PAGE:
Record price for a bluefin – supply and demand conspire to drive a species into extinction

The MSM is reporting this morning that a 269 kilogram bluefin tuna sold for $736,700 in a Tokyo fish market today. At least this one is going to be eaten. Mitsubishi Corp has been gobbling up tons of bluefin and putting them into deep freeze – anticipating their eventual extinction when the meat will be invaluable.

It isn’t hard to understand the global economics that are driving these giants of the open ocean into extinction. The rarer they are, the more valuable they get. This (demand) just increases fishing pressure as the supply dwindles. Econ 101. While the hapless national and international agencies charged with managing the species do nothing – well, not quite nothing, but they ignore the science and cave to political pressure.

In an interview with Dr. Bruce Collette, one of the world’s leading ichthyologists and a senior scientist at the NMFS National Systematics Laboratory in Washington DC and lead author of a paper published recently in Science that assessed the vulnerability of seamonsters like tuna and marlin, Emmett asked about the role of supply and demand in driving markets and fishing:

Emmett:  Your paper notes that the high market value of Bluefin tuna means they are likely to be hunted intensively regardless of regulations. What can be done about this – is there any hope for this species?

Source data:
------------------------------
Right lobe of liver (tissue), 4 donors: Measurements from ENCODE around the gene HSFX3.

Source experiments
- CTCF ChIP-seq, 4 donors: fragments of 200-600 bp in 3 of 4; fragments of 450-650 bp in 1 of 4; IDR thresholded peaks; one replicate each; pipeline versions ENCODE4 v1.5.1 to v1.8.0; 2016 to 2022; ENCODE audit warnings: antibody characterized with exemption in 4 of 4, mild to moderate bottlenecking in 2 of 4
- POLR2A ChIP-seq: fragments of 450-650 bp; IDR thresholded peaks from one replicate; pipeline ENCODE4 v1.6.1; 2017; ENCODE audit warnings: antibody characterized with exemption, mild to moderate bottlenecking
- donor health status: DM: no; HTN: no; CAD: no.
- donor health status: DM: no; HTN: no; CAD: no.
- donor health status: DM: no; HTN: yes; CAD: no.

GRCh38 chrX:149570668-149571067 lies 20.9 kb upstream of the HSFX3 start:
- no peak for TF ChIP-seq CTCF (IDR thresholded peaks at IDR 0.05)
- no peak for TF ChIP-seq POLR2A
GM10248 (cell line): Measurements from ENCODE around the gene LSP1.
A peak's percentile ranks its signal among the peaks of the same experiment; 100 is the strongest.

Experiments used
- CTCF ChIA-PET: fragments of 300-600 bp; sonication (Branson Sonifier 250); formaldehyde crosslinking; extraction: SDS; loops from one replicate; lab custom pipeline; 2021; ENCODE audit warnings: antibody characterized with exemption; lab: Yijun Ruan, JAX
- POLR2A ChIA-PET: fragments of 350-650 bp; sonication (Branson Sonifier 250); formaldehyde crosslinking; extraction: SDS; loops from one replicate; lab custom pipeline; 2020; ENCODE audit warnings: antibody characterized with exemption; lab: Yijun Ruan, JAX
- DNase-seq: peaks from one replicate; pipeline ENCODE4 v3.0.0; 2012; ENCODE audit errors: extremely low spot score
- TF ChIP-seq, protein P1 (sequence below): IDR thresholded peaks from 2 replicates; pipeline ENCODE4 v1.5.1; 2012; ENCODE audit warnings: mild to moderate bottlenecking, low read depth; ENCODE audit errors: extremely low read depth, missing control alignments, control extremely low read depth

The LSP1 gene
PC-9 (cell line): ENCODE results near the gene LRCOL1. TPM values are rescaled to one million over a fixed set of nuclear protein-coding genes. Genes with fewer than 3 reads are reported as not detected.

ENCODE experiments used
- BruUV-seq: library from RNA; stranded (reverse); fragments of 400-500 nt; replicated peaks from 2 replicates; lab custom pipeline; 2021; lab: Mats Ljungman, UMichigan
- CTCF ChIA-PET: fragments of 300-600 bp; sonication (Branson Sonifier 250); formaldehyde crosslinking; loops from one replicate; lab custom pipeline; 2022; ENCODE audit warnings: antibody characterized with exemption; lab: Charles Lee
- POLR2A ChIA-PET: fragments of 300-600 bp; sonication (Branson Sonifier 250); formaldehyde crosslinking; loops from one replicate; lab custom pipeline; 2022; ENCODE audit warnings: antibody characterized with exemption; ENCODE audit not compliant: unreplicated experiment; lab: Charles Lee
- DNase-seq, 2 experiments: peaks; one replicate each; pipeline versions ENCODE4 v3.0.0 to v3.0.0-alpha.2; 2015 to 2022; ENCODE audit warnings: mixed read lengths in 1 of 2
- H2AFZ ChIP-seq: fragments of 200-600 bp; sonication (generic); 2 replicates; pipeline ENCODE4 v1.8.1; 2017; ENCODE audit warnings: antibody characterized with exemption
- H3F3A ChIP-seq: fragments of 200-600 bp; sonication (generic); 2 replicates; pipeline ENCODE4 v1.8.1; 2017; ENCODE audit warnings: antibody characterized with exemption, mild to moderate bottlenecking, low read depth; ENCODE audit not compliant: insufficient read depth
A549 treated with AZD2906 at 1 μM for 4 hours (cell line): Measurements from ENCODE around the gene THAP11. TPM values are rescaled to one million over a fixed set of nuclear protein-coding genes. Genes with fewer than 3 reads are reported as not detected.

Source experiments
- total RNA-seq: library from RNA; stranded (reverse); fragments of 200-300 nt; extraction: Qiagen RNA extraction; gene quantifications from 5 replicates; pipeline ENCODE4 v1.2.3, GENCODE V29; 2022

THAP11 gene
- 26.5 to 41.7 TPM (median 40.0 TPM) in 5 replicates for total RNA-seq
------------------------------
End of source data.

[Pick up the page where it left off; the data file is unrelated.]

Bruce: When one Pacific bluefin can sell for $396,000 at a Japanese auction, it is indeed difficult to persuade fishermen that they shouldn’t hunt for even the very last Bluefin. Rarity always commands a high price in jewelry, real estate, pets, and food. For example, no directed fishing for bluefin is allowed in the Gulf of Mexico, the spawning grounds for the western Atlantic population of the species, but fishermen are allowed to bring in one bluefin caught incidental to fishing for yellowfin. But if one bluefin might be worth thousands of dollars, why not try for the one bluefin which might be worth more than the boatload of yellowfin? Listing on CITES might help because then we would have a paper trail of where any bluefin captured goes.

Rare, long-lived and priceless – not a good place to be.

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